Langulaire is a display font designed from an illogical, calligraphic point of view. The typeface is made up of two distinctive parts, curves and 90-degree angles. Its creator is the France-based graphic designer and type designer Loris Pernoux, his conception for the font stemming from a simple idea, “to design a typeface as an image that is only legible to those who take the time to read it.”
Loris began work on Langulaire during his studies at Amsterdam’s, Gerrit Rietveld Academie, on a typography workshop with designer David Bennewith. Loris then continued to refine the letterforms a year after graduating and shortly after its release, Langulaire has consistently contributed to the international cultural scene. Its varied use is seen through book, poster and exhibition design and also adds a distinctive edge to the visual identities that are brave enough to use it.
“We are going through a particularly abundant era of graphic and type design which spills over into all directions”, Loris tells It’s Nice That. Graphic design has become a discipline that encompasses “all types of references and styles that meet each other through points of interest”, he adds. In the era of the internet where images are abundantly consumed in an instant, Langulaire asks its reader to pause as “it requires time and patience to read and understand” the complex typeface.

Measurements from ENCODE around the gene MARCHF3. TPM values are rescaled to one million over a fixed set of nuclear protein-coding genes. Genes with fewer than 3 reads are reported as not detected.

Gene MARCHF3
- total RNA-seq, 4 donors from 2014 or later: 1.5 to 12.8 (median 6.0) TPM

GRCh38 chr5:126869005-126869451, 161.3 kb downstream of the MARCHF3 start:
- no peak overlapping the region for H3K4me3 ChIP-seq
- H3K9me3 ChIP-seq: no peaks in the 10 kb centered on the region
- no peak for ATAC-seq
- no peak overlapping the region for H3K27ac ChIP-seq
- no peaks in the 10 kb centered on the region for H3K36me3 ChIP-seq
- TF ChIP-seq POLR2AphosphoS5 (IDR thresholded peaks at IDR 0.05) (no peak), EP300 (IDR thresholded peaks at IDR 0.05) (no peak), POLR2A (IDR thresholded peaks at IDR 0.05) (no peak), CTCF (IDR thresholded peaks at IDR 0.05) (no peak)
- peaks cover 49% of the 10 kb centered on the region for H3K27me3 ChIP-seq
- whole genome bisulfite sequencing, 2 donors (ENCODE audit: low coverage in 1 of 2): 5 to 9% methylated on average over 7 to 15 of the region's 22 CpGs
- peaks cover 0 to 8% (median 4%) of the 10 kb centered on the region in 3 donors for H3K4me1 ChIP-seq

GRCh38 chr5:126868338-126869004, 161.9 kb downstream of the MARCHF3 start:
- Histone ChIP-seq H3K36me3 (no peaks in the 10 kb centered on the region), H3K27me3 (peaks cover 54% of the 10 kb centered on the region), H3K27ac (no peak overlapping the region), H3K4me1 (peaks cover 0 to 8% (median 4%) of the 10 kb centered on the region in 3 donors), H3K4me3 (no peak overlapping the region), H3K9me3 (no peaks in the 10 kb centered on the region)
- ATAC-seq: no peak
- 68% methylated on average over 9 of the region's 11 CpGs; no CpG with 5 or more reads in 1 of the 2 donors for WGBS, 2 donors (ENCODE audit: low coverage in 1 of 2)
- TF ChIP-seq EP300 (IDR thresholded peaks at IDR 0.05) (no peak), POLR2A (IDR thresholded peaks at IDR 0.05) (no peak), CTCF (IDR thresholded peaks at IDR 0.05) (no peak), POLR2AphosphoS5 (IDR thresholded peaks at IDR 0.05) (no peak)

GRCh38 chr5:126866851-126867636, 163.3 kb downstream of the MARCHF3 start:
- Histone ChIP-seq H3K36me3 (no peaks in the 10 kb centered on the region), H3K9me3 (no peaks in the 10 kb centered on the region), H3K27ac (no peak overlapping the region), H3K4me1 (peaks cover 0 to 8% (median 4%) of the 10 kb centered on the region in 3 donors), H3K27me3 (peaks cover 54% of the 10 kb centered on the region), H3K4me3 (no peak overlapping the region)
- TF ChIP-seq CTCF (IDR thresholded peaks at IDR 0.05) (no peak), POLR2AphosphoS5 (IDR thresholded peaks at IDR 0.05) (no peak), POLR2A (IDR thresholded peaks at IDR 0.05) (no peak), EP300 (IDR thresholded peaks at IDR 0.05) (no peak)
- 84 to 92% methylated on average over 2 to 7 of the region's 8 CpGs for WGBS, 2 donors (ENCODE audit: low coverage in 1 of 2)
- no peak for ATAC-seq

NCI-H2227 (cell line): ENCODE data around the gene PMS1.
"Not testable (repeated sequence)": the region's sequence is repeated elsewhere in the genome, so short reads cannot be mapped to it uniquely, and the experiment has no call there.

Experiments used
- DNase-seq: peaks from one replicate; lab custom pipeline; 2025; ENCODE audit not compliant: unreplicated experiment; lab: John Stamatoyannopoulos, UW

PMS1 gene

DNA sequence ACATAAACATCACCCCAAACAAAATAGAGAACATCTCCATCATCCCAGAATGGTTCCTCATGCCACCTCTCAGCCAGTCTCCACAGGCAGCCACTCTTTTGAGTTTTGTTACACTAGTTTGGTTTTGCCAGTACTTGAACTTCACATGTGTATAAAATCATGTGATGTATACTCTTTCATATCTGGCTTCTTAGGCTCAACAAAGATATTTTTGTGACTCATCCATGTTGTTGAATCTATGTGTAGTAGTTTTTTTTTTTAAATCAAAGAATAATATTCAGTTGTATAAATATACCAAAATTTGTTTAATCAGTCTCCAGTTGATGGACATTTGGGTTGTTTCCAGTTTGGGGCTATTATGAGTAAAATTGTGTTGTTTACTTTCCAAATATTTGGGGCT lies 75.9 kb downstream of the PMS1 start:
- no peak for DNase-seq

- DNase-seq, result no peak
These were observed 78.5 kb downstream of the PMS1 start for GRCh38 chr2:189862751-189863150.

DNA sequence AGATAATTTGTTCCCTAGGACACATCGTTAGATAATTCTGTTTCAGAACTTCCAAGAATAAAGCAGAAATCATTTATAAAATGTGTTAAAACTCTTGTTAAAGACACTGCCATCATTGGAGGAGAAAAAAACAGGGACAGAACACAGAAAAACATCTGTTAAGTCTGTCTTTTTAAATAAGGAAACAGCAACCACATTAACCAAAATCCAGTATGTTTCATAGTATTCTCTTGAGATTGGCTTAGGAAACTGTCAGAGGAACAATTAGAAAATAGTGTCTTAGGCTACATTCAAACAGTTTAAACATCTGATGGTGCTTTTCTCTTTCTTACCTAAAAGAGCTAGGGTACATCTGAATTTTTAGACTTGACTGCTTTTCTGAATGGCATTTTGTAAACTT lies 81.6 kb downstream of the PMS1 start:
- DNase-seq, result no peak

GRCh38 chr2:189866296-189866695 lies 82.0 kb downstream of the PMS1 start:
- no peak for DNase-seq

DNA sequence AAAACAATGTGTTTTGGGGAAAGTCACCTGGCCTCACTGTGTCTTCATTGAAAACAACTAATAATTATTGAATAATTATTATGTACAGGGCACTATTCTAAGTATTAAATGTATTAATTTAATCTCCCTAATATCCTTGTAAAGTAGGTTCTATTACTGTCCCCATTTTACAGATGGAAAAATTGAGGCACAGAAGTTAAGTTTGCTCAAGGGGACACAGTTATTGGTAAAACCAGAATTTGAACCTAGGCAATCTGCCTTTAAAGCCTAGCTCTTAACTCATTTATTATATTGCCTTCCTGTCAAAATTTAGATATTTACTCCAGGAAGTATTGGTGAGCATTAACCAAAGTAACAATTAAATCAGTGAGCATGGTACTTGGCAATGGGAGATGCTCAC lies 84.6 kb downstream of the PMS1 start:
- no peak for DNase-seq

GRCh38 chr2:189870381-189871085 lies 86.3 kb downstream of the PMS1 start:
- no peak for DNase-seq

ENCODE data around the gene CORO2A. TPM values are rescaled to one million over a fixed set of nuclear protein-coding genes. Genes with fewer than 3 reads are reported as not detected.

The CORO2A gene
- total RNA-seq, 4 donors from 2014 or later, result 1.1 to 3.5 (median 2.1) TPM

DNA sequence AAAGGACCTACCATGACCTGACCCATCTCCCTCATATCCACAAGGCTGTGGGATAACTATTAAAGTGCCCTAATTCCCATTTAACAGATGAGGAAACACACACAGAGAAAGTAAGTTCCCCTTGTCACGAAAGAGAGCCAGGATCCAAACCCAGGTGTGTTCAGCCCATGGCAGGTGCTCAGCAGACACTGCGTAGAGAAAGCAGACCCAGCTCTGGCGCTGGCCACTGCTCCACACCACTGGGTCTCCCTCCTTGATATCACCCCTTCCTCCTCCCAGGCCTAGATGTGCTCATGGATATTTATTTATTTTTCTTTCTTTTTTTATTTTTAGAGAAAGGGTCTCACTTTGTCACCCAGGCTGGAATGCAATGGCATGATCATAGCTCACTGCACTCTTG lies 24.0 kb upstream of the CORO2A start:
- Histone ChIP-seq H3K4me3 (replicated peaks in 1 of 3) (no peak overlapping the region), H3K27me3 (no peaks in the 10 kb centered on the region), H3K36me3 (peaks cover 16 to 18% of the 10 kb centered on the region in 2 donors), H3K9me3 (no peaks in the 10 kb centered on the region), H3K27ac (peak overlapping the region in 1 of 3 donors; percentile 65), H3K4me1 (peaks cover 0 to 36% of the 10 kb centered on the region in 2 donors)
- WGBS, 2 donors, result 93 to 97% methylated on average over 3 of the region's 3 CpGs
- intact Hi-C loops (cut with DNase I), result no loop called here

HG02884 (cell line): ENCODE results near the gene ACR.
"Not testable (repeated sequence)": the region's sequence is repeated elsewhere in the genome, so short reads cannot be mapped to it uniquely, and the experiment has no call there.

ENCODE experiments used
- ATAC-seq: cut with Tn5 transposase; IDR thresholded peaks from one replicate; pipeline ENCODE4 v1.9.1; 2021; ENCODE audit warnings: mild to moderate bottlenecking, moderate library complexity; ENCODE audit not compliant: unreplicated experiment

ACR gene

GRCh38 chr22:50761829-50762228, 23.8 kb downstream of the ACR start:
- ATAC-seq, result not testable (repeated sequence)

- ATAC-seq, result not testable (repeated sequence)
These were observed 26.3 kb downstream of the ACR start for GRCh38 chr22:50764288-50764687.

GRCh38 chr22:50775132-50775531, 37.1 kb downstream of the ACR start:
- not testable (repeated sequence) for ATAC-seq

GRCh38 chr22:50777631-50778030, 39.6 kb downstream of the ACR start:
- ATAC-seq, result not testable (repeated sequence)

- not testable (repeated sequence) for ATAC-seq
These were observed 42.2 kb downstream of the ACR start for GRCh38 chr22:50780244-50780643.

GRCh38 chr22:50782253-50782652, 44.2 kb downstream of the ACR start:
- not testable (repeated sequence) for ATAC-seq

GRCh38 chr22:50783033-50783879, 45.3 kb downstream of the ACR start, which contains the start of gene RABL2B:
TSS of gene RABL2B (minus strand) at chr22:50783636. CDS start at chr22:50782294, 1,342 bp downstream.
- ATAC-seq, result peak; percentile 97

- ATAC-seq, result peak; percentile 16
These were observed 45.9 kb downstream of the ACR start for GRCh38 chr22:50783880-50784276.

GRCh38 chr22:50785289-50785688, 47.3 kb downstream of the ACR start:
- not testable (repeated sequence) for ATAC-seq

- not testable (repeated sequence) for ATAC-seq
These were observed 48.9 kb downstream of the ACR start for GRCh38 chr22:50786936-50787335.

Each letterform of Langulaire calls for careful deciphering. Loris references the language of hieroglyphs, graffiti and calligraphy as the visual basis of the type: “I tried to situate my design somewhere in-between these modes of expression” to suggest a new kind of language that challenges the reader with its pictorial elements.
Langulaire should ideally be used on a large-scale, “the bigger it is, the more the shapes suggest an abstract composition”. Its function as a typeface blurs with its expressively, elegant strokes. Loris’ first sketches of Langulaire were done with a wide marker pen, utilising the contrast between the wide-edged nib with the thin point to exaggerate the curves which hint to the swooping lines of Arabic calligraphy.
However, in Loris’ words, the curves of Langulaire are “wrong because if we analyse them from a logical calligraphic point of view, some of the curves are impossible to naturally make with a pen”. The designer has reworked the curves digitally to find a homogeneity within the angels, using right angles to break the curves which in turn, disrupts its readability to create the characteristic typeface that is Langulaire.
About the Author
Jyni became a staff writer in March 2019 having previously joined the team as an editorial assistant in August 2018. She graduated from The Glasgow School of Art with a degree in Communication Design in 2017 and her previous roles include Glasgow Women’s Library designer in residence and The Glasgow School of Art’s Graduate Illustrator.